The 1 trillion dollar GDP country has much potential with its youth and vibrancy. This has made Indonesia the fastest growing nation in the region. Co-founder Rasyid pointed out the need to emerge as one of the first few tech companies in order to succeed.
After bootstrapping for about a year, it achieved its first seed and was able to grow close to 10,000 merchants.
The company has grown to 2,000 employees, with half of them being tech experts. This has enabled the startup to be Indonesia’s fourth unicorn startup after ride-hailing app Go-Jek, online booking platform Traveloka and e-commerce platform Tokopedia.
“The combination of users and use case.” is Fajrin’s definition of an ecosystem. In other words, knowing who your buyers are and knowing what they do on your platform or app. Bukalapak can now add investment products and other use cases to the ecosystem.
'Mitra Bukalapak' aims to empower the Indonesian micro economy through partners, also known as 'Warung' (mom and pop store). Indonesia has 4 to 5 million Warungs, which the company wants to make their sales partners. 10% of people buy things online, and 90% of people do not as they have qualms about doing so. Bukalapak approaches the 90% of people by getting their partners to order for them.
Even as it is still doing its ecommerce business, Bukalapak has plans to expand to other services, such as FinTech and offline retail. It wishes to support the Indonesian financial inclusion, a programme by the government to include its people.
Bukalapak’s strength is the fact that it is built on a network of partners who already have their own individual established systems.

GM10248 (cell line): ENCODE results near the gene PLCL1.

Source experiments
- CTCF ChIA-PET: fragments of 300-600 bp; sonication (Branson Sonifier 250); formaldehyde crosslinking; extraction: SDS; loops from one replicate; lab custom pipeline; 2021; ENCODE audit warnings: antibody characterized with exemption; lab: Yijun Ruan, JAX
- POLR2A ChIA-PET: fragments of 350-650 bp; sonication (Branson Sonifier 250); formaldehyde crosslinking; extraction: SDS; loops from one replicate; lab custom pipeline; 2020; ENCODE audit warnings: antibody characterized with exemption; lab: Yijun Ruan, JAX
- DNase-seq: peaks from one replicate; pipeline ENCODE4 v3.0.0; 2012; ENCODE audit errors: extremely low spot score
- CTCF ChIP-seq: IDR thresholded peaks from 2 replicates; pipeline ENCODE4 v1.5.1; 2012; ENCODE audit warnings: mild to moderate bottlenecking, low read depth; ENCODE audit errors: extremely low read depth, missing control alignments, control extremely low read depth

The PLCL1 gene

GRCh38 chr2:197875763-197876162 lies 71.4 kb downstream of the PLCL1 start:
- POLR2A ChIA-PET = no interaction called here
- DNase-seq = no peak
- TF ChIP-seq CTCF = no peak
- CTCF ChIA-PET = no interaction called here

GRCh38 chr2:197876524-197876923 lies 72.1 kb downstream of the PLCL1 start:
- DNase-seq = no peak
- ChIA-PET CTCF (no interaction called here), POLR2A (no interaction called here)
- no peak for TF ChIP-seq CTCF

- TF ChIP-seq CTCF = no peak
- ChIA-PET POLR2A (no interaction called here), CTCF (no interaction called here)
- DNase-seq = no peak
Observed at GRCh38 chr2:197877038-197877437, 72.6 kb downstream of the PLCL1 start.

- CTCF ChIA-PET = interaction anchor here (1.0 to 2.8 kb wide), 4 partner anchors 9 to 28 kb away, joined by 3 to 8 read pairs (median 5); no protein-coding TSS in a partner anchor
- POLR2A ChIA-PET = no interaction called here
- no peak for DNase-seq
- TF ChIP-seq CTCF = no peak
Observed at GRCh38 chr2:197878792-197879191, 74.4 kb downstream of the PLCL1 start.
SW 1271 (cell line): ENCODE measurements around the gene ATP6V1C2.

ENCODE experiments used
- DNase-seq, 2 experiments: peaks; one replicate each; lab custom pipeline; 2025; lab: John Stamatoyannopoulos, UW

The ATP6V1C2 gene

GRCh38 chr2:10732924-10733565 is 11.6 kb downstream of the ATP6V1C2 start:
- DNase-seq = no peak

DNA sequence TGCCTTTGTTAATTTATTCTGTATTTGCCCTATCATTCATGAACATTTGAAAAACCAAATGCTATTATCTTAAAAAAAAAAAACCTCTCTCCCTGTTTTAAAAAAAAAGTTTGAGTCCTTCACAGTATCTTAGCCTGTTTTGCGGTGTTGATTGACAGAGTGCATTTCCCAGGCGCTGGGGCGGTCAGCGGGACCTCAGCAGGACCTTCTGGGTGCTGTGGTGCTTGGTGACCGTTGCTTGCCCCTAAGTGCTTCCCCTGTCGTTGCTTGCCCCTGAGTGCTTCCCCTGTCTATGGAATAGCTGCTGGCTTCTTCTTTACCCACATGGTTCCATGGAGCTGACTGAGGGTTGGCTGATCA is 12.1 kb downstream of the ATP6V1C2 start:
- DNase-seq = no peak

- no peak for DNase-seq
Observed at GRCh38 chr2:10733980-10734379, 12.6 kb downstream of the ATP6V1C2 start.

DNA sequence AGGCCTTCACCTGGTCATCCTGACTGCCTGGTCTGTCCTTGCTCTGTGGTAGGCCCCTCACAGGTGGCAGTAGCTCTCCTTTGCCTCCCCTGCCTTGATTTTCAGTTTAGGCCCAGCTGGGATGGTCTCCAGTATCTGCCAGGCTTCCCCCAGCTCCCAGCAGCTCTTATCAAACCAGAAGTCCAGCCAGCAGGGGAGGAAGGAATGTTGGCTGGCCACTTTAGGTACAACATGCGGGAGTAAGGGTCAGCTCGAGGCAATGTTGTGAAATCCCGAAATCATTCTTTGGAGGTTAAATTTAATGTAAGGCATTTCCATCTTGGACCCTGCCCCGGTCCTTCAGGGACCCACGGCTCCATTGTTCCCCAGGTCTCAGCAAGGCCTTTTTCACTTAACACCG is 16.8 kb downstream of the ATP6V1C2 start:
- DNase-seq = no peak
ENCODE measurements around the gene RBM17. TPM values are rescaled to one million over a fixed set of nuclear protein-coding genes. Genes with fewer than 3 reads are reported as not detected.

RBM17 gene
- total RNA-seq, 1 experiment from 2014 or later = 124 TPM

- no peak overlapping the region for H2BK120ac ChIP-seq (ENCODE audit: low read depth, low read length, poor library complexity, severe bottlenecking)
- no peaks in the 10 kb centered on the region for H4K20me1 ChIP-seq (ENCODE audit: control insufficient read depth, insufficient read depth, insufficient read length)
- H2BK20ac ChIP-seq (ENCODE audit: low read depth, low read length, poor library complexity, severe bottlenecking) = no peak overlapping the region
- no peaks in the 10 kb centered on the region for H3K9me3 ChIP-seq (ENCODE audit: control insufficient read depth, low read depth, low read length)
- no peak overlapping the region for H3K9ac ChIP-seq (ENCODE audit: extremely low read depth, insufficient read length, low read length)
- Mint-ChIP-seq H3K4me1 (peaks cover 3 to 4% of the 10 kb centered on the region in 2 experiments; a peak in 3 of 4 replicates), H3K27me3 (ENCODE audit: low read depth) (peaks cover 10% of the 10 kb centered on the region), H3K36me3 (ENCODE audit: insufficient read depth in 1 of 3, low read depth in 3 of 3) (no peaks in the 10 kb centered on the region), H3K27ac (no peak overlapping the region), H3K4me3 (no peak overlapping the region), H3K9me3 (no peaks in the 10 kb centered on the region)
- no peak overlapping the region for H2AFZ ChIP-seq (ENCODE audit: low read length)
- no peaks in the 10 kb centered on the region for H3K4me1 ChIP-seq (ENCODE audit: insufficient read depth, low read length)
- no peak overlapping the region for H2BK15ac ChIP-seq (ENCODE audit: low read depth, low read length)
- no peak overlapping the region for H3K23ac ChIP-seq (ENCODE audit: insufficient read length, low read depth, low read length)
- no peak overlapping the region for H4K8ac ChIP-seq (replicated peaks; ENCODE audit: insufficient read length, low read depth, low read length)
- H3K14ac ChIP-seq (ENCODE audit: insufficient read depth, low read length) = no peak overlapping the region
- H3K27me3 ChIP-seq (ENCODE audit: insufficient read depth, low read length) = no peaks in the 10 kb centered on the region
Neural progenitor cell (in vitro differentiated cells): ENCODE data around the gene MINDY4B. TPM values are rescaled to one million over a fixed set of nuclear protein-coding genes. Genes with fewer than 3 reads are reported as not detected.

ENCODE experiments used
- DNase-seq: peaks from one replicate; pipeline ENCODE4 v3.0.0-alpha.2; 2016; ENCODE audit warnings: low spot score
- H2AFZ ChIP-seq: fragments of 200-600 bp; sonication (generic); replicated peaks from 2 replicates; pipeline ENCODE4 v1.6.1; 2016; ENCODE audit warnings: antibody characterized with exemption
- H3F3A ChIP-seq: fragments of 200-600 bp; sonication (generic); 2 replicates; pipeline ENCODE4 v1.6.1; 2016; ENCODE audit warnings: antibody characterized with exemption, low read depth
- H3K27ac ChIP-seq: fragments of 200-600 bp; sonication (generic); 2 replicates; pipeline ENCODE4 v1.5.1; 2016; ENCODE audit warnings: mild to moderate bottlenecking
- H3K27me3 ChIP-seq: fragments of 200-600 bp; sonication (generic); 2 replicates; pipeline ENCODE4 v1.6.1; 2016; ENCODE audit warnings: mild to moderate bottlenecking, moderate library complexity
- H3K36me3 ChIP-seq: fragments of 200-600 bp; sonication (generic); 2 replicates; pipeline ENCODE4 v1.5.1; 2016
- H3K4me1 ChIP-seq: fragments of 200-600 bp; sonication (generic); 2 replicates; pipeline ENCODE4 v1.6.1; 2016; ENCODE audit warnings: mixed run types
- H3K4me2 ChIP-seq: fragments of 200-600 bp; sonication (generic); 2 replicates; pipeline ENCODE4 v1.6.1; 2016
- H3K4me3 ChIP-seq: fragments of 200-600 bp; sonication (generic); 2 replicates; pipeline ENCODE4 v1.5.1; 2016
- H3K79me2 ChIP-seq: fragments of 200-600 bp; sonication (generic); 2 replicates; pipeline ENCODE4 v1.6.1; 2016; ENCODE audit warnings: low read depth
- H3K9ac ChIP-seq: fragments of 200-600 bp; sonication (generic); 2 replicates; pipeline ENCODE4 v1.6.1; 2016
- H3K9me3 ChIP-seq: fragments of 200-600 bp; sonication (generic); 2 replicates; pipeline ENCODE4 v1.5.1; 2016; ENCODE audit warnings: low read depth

For example, merchants can choose to keep small change in their online gold saving accounts, which are similar to spare chests. In just a few months, this initiative has allowed merchants to invest more than 1 million tons of gold.
Another way that it leverages on its existing system is by using data to grant loans to their merchants. Most of the merchants are SMEs and even though they are running a business, it can be difficult for them to get loans from banks. Based on history of transactions, Bukalapak can analyse if they are eligible for loans.
'There are many challenges, but the one that stands out the most is finding a good talent. It is necessary for a tech company to be strong in tech, however, since the ecosystem is not mature yet, tech professionals are less abundant. Hence, people try to find talent rather than new markets abroad by expanding into places such as India, where they hire engineers.', says Fajrin.
Instead of expanding to source expertise, Bukalapak does more relationship building with universities. It provides guest lecturers to universities in its attempt to bridge the education gap because at present there are not enough graduates that match with its industry.
“To listen to customers more.”
When customers give a 1 star rating, Bukalapak questions why and does their best to fix the issue. As a result, it has the highest customer ratings on Play Store and Apple Store.
In order to empower the Indonesian economy, Fajrin thinks the SMEs in particular should have a big vision to drive them more and try harder when faced with problems. However, they should start small.
'Sometimes, companies try to copy what happens in China, Silicon Valley, Amazon, US and other markets and apply it in their own business. However, that does not always work out. They should instead learn from these ecosystems and try to use it as an inspiration to solve their own problems. Even though there are similarities, there are also differences in terms of the structure of market and customers, which means that they have to create a solution that caters to the local needs.', he said.
Bukalapak always share stories of sellers who are able to grow from 1,000 to 10,000, with hopes that more entrepreneurs and SMEs will follow their lead. Their goal is to help 10 million merchants on the platform by 2020.